Creative Aging: 65 and Better in the Berkshires

Creative Aging: Craig Bero driven to share the harvest


HOUSATONIC — When is being “driven” exhilarating, inspiring, and nourishing? When it’s in the passionate mind and the heart of Craig Bero, the creator of Pleasant and Main Cafe, an idiosyncratic space serving up food with a commitment to building community. An acknowledged major presence in the artist-run, salon restaurant culture of Greenwich Village for over 30 years, Craig emphatically states, “I don't want to be known as having a restaurant. I want my cafes to be a place where the spirit of our community can flourish.”

Born and raised in a northern Wisconsin village surrounded by apple and cherry orchards, Belgian farmers introduced Craig to the concept of the “harvest table” and a philosophy of the purity of food. Food, particularly wild food, helps create an intimate environment in which every meal strives to be the Thanksgiving dinner. At the University of Wisconsin, he majored in theater and minored in agriculture.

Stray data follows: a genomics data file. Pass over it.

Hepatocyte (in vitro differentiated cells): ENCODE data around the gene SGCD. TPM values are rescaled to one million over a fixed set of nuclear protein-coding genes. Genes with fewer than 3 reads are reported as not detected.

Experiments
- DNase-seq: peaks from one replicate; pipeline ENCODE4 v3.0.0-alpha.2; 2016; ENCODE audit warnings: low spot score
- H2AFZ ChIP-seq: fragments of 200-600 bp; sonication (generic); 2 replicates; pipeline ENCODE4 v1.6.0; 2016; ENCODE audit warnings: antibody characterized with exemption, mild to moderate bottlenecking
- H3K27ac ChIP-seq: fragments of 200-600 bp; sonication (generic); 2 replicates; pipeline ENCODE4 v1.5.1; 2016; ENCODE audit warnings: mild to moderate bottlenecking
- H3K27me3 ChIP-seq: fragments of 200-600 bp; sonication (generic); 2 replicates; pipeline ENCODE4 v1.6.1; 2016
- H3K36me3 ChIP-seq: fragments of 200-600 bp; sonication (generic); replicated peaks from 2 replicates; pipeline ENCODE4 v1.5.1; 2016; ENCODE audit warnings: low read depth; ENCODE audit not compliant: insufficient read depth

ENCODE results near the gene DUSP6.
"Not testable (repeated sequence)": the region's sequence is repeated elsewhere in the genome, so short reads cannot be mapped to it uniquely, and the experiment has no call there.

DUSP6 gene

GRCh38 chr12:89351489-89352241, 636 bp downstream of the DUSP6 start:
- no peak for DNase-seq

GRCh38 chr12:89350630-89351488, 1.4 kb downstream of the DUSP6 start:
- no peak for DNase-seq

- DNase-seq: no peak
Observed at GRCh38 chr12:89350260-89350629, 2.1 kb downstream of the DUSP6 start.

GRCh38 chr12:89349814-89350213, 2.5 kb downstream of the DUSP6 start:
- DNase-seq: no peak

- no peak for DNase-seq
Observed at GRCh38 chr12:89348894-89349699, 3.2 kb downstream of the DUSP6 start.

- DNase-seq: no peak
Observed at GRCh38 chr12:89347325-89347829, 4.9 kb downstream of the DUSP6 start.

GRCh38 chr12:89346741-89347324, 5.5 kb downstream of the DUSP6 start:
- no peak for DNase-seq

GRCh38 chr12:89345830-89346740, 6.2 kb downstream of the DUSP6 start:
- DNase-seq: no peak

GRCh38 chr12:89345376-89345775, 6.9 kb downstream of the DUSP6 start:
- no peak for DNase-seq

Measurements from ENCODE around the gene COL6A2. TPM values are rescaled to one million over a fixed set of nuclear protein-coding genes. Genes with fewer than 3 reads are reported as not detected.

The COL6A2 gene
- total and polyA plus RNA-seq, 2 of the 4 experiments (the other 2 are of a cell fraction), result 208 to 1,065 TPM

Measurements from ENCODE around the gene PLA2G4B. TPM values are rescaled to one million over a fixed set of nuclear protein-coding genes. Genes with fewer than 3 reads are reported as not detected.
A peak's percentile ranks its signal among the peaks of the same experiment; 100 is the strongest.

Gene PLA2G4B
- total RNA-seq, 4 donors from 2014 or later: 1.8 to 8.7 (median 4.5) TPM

Armed with an MFA, this classically trained actor moved to New York City. While Craig sought acting work, he made a living in the restaurant world. Settling in Greenwich Village for thirty some years, he owned small, French-inspired, theater cafes, but he never really left his Wisconsin village. His mother joined him and baked bread for his cafe in wood fired ovens.

When Craig’s cafe was ruined by 9/11, he reopened in Tribeca, pressing on until the Freedom Tower opened and his rent went from $2,500 to $36,000 a month. Still driven by his passion he headed north. Craig was familiar with this region as wood for his ovens came from Columbia County, NY. Friends suggested that he look at a vacant former restaurant in Housatonic. He did, and Pleasant and Main Cafe was born. As Craig gets up from our interview to leave to forage for wild watercress, a local farmer comes by to talk raspberries.

Craig has brought the “harvest table” philosophy to Housatonic, barely stopping for a breath. In Craig’s words, “To hesitate is to die.”



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